Triglycerides, mg/dL 130.7 ± 10.5 119.0 ± 8.5 105.7 ± 8.5 118.4 ± 6.3 137.2 ± 10.5 125.1 ± 14.4 125.4 ± 12.7 126.8 ± 10.4 126.2 ± 10.4 120.6 ± 7.9 138.2 ± 15.3 129.1 ± 11.5 142.1 ± 13.2 

aResults are given as mean ± SEM. Significant differences from vehicle control are indicated: *p < 0.05, **p < 0.01, and ***p < 0.001.

PND 90 Sperm Parameters

There were no statistically significant differences between the naïve and vehicle control groups for any sperm parameter evaluated or between any treatment group and the vehicle controls for sperm motility or morphology (data not shown). The only treatment-related difference between a dosed group and the vehicle control was a reduction (33%) of the cauda sperm count in the 5.0 μg EE2/kg bw/day dose group.

Necropsy Observations and Histopathology

The lesions discussed below are selected lesions of interest based primarily on statistically and/or biologically significant effects. Statistical results from the Poly-3 test on lesion incidences are presented in the summary tables (Tables 7–9). For lesions for which subjective severity scores were assigned by the Study Pathologists, results of two additional statistical tests incorporating these scores, the Jonckheere-Terpstra/Shirley-Williams (JT/SW) and Relative Treatment Effect (RTE) tests, were also performed. The rationale for preferring the Poly-3 test is presented in the Supplementary material. In general, the three statistical tests applied gave similar results for strong effects (i.e., high incidence lesions), whereas low incidence lesions gave occasional positives in the alternate tests, but did not show a consistent dose dependency (e.g., positive only in one or two intermediate and nonadjacent doses). Such lesions were judged unlikely to be biologically significant treatment-related lesions.

Histological Evaluation of Female and Male PND 21 Mammary Glandsa
TABLE 7
Histological Evaluation of Female and Male PND 21 Mammary Glandsa
 Treatment 
 Negative controls BPA (μg/kg bw/day) EE2 (μg/kg bw/day) 
 Naïve Vehicle 2.5 25 80 260 840 2700 100,000 300,000 0.5 5.0 
Females 
Duct, hyperplasia 
Significance  ** 
Incidence 2/17 0/16 2/19 1/13 4/19 1/20 1/13 2/18 5/17 6/17 3/12 0/20 1/20 
Severity profile 2/0/0/0 0/0/0/0 2/0/0/0 1/0/0/0 4/0/0/0 1/0/0/0 1/0/0/0 2/0/0/0 5/0/0/0 6/0/0/0 3/0/0/0 
 
Males 
Duct, hyperplasia 
Significance  *** *** 
Incidence 2/20 1/19 0/22 0/17 0/21 0/20 1/20 0/20 3/20 2/20 2/10 11/19 14/17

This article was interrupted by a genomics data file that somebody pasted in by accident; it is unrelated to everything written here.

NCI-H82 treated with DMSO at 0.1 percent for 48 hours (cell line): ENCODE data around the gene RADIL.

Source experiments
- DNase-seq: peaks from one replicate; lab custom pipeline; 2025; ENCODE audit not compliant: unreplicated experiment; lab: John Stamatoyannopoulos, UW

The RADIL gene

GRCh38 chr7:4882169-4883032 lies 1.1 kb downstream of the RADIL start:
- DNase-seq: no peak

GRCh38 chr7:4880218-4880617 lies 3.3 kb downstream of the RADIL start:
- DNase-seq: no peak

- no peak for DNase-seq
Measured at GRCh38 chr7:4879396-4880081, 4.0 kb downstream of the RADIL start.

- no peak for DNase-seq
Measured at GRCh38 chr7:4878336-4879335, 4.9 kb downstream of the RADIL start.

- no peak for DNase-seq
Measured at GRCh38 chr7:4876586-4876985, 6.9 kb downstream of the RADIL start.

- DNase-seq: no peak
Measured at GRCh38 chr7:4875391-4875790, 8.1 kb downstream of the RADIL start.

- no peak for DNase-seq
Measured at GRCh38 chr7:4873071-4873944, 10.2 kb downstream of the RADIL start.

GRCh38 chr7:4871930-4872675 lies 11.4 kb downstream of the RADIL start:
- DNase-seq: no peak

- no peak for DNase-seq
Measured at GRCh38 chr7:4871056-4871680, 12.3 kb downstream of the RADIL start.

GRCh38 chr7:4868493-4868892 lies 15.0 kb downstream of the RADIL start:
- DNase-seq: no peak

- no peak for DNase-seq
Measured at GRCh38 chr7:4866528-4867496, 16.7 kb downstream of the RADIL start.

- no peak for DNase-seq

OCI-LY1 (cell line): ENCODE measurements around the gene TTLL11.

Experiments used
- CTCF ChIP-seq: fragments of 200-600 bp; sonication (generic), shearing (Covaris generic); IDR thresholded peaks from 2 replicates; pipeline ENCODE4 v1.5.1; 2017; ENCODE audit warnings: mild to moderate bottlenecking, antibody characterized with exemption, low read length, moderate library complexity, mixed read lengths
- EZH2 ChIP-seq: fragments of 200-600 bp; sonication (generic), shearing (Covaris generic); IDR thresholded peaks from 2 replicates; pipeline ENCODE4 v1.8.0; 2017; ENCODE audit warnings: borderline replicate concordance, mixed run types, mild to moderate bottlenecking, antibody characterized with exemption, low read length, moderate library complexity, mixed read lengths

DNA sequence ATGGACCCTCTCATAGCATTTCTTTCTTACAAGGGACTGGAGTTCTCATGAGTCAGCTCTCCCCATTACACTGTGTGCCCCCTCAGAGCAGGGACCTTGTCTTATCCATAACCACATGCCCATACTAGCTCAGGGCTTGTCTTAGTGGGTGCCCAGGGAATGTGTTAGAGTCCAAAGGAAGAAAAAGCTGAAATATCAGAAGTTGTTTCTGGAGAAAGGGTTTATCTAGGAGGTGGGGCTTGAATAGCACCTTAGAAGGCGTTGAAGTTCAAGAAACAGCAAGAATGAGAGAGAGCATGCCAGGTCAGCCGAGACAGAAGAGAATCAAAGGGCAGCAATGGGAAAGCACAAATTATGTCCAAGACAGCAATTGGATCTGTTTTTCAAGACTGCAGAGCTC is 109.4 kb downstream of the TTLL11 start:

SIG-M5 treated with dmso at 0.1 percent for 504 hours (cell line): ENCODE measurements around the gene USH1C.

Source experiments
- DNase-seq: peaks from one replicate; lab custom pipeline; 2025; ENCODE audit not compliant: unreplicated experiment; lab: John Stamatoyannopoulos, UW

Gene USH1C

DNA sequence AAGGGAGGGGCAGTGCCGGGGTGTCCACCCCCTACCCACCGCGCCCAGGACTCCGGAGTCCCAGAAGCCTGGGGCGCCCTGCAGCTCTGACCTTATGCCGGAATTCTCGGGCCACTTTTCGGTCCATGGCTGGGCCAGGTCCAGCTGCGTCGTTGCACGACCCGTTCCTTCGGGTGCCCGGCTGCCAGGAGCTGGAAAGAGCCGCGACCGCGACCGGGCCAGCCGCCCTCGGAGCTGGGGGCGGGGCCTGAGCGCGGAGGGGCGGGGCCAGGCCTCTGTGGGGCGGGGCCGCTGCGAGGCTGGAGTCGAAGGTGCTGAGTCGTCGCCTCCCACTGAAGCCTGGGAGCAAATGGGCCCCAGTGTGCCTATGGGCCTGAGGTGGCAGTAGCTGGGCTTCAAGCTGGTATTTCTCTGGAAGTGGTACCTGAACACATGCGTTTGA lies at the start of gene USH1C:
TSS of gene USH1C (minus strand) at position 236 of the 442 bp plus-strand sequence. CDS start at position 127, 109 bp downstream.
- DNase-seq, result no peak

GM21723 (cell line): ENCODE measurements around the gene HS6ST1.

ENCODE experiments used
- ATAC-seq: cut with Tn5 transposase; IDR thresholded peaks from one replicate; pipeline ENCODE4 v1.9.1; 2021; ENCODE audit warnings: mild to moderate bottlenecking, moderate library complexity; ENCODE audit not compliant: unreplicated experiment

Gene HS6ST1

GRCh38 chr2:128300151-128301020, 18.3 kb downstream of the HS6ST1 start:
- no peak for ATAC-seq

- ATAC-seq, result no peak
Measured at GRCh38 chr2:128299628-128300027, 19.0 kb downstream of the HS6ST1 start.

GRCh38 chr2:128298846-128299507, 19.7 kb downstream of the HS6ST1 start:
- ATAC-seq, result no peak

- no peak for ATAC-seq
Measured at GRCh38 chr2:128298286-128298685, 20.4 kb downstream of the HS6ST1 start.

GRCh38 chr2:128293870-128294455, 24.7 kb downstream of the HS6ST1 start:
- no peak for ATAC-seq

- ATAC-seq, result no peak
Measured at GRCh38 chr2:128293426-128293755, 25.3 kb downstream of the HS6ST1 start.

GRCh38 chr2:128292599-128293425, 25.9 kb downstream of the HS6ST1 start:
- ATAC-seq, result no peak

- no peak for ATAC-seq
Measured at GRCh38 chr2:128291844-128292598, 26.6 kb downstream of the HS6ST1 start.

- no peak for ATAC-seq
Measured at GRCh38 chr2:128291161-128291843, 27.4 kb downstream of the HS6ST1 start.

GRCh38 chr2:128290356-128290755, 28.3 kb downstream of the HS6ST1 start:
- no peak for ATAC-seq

Severity profile 1/1/0/0 0/1/0/0 0/0/0/0 0/0/0/0 0/0/0/0 0/0/0/0 1/0/0/0 0/0/0/0 2/1/0/0 2/0/0/0 2/0/0/0 9/2/0/0 1/8/5/0 
 Treatment 
 Negative controls BPA (μg/kg bw/day) EE2 (μg/kg bw/day) 
 Naïve Vehicle 2.5 25 80 260 840 2700 100,000 300,000 0.5 5.0 
Females 
Duct, hyperplasia 
Significance  ** 
Incidence 2/17 0/16 2/19 1/13 4/19 1/20 1/13 2/18 5/17 6/17 3/12 0/20 1/20 
Severity profile 2/0/0/0 0/0/0/0 2/0/0/0 1/0/0/0 4/0/0/0 1/0/0/0 1/0/0/0 2/0/0/0 5/0/0/0 6/0/0/0 3/0/0/0 
 
Males 
Duct, hyperplasia 
Significance  *** *** 
Incidence 2/20 1/19 0/22 0/17 0/21 0/20 1/20 0/20 3/20 2/20 2/10 11/19 14/17 
Severity profile 1/1/0/0 0/1/0/0 0/0/0/0 0/0/0/0 0/0/0/0 0/0/0/0 1/0/0/0 0/0/0/0 2/1/0/0 2/0/0/0 2/0/0/0 9/2/0/0 1/8/5/0 

aData are presented as incidence (the number of animals with lesion/the number of animals examined). The severity profile is also shown, i.e, the number of animals with lesions graded as minimal/mild/moderate/marked or grades 1/2/3/4, respectively. Statistical significance based on incidence, or lack thereof, is indicated in the row above the incidence row. A “-“ indicates no significance. *p < 0.05, **p < 0.01, and ***p < 0.001.

Female Histopathology, PND 90 ± 5a,b
TABLE 8
Female Histopathology, PND 90 ± 5a,b
 Treatment 
 Negative controls BPA (μg/kg bw/day) EE2 (μg/kg bw/day) 
 Naïve Vehicle 2.5 25 80 260 840 2700 100,000 300,000 0.5 5.0 
Ovary 
Cyst, follicle   *** *** *** 
Incidence 2/20 4/20 3/23 1/18 7/21 5/20 2/20 5/20 7/20 0/21 14/19 16/19 19/20 
Severity profile 0/2/0/0 0/4/0/0 1/2/0/0 1/0/0/0 3/4/0/0 1/4/0/0 0/2/0/0 3/2/0/0 3/4/0/0 0/0/0/0 1/5/4/4 0/2/4/10 1/1/5/12 
Corpora lutea, depletion  *** *** *** 
Incidence 0/20 0/20 2/23 2/18 0/21 1/20 1/20 2/20 2/20 1/21 14/19 17/19 18/20 
Severity profile 0/0/0/0 0/0/0/0 0/2/0/0 2/0/0/0 0/0/0/0 0/2/0/0 1/0/0/0 0/2/0/0 1/1/0/0 0/1/0/0 3/6/4/1 0/5/5/7 0/0/1/17 
Antral follicles, depletion  *** *** 
Incidence 1/20 3/20 1/23 1/18 0/21 2/20 0/20 1/20 2/20 2/21 10/19 16/19 19/20 
Anestrusc              
Incidence 2/20 3/20 2/23 0/18 1/21 1/20 1/20 3/20 3/20 1/21 13/19 18/19 19/20 
Uterus, endometrium 
Hyperplasia  
Incidence 1/20 0/20 0/23 4/18 2/21 0/20 0/21 2/20 1/20 3/21 7/19 5/20 5/20